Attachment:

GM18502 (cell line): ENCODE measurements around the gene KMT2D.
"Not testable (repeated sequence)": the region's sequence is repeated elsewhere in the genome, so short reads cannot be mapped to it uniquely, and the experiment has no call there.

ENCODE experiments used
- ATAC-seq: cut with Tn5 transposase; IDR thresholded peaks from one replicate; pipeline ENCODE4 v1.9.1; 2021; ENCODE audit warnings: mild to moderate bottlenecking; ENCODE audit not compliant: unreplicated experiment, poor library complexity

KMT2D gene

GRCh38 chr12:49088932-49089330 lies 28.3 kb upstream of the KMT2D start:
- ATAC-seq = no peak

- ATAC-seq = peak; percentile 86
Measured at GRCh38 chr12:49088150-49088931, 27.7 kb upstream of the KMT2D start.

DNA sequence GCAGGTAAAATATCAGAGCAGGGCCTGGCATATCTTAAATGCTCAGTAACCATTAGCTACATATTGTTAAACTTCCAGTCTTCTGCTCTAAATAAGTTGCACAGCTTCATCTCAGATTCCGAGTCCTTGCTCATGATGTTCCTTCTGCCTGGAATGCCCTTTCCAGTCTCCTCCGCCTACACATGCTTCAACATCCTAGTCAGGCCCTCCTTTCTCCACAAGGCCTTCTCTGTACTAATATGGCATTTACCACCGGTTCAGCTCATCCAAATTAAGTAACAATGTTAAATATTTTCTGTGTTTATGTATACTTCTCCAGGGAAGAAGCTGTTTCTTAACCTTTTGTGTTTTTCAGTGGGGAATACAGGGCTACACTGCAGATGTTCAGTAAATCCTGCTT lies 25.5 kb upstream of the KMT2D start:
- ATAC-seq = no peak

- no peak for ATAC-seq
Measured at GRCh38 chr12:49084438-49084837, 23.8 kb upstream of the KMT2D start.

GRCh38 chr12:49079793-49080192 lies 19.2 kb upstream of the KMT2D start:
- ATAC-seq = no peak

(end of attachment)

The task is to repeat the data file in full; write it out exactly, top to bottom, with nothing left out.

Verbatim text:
GM18502 (cell line): ENCODE measurements around the gene KMT2D.
"Not testable (repeated sequence)": the region's sequence is repeated elsewhere in the genome, so short reads cannot be mapped to it uniquely, and the experiment has no call there.

ENCODE experiments used
- ATAC-seq: cut with Tn5 transposase; IDR thresholded peaks from one replicate; pipeline ENCODE4 v1.9.1; 2021; ENCODE audit warnings: mild to moderate bottlenecking; ENCODE audit not compliant: unreplicated experiment, poor library complexity

KMT2D gene

GRCh38 chr12:49088932-49089330 lies 28.3 kb upstream of the KMT2D start:
- ATAC-seq = no peak

- ATAC-seq = peak; percentile 86
Measured at GRCh38 chr12:49088150-49088931, 27.7 kb upstream of the KMT2D start.

DNA sequence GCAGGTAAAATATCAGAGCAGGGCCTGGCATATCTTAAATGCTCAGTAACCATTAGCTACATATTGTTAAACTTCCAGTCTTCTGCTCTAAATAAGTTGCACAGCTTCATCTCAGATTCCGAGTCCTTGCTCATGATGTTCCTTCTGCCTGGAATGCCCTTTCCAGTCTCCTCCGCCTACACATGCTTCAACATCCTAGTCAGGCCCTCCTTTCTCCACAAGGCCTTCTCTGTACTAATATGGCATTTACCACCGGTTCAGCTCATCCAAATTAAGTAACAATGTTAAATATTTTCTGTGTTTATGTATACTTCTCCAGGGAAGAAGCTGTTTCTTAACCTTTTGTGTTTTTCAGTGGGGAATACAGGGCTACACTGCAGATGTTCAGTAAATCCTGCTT lies 25.5 kb upstream of the KMT2D start:
- ATAC-seq = no peak

- no peak for ATAC-seq
Measured at GRCh38 chr12:49084438-49084837, 23.8 kb upstream of the KMT2D start.

GRCh38 chr12:49079793-49080192 lies 19.2 kb upstream of the KMT2D start:
- ATAC-seq = no peak